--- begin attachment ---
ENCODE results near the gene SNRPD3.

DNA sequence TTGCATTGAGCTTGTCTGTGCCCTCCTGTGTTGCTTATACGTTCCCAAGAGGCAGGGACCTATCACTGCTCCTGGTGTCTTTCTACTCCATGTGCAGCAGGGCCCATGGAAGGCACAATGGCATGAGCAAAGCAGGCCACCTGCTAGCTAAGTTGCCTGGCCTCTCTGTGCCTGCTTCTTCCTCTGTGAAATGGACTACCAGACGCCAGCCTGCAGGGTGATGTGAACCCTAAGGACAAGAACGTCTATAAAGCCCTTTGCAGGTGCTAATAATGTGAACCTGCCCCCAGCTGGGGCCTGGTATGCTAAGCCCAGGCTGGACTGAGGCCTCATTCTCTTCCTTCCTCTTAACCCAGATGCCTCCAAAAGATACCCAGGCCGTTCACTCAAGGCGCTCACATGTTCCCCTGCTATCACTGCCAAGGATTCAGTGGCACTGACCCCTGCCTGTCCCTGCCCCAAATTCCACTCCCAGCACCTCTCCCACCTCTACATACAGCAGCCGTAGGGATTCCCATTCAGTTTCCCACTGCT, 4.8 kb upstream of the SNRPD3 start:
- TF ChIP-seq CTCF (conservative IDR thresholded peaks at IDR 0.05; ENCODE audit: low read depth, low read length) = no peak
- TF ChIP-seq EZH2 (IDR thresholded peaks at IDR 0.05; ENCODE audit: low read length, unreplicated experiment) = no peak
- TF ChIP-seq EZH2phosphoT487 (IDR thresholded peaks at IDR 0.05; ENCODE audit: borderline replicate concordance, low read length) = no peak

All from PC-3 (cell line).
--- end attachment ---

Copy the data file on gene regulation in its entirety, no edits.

ENCODE results near the gene SNRPD3.

DNA sequence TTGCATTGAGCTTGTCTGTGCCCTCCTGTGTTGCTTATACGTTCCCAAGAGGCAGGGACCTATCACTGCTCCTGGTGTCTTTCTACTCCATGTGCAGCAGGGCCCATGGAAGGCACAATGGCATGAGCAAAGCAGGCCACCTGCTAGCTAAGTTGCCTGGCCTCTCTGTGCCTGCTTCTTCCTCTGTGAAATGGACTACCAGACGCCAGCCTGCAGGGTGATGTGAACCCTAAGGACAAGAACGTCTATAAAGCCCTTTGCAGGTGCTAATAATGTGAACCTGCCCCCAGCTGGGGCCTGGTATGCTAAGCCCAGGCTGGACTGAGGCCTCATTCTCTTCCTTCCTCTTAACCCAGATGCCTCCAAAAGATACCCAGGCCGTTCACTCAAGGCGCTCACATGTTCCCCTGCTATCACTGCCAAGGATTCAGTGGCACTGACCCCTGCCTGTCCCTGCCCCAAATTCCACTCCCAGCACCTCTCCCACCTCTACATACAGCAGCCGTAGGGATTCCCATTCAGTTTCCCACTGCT, 4.8 kb upstream of the SNRPD3 start:
- TF ChIP-seq CTCF (conservative IDR thresholded peaks at IDR 0.05; ENCODE audit: low read depth, low read length) = no peak
- TF ChIP-seq EZH2 (IDR thresholded peaks at IDR 0.05; ENCODE audit: low read length, unreplicated experiment) = no peak
- TF ChIP-seq EZH2phosphoT487 (IDR thresholded peaks at IDR 0.05; ENCODE audit: borderline replicate concordance, low read length) = no peak

All from PC-3 (cell line).